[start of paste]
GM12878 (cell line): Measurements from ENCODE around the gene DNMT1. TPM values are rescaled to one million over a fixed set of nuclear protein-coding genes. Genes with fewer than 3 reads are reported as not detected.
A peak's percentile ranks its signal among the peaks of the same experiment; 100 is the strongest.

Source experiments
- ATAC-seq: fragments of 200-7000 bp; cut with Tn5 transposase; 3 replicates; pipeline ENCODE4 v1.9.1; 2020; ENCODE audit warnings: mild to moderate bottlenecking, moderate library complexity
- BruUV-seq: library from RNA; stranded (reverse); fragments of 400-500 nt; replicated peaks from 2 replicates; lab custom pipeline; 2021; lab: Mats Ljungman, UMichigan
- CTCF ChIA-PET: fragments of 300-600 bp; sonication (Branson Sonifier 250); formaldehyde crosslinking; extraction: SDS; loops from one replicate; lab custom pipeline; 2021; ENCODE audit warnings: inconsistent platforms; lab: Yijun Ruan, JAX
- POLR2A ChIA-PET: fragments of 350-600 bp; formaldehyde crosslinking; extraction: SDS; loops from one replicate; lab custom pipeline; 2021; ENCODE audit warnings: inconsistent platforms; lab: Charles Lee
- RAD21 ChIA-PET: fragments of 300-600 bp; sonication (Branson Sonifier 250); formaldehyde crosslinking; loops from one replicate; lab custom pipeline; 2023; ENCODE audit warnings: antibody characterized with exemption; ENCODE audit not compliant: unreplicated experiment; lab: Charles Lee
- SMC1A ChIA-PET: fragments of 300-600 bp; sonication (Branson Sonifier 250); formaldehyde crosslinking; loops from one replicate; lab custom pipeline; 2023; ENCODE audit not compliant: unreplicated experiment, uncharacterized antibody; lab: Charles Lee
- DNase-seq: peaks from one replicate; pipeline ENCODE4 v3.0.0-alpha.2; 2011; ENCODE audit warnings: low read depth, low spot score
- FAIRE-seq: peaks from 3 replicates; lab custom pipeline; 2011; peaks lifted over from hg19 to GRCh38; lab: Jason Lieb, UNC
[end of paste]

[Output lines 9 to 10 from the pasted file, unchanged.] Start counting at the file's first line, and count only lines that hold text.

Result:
- SMC1A ChIA-PET: fragments of 300-600 bp; sonication (Branson Sonifier 250); formaldehyde crosslinking; loops from one replicate; lab custom pipeline; 2023; ENCODE audit not compliant: unreplicated experiment, uncharacterized antibody; lab: Charles Lee
- DNase-seq: peaks from one replicate; pipeline ENCODE4 v3.0.0-alpha.2; 2011; ENCODE audit warnings: low read depth, low spot score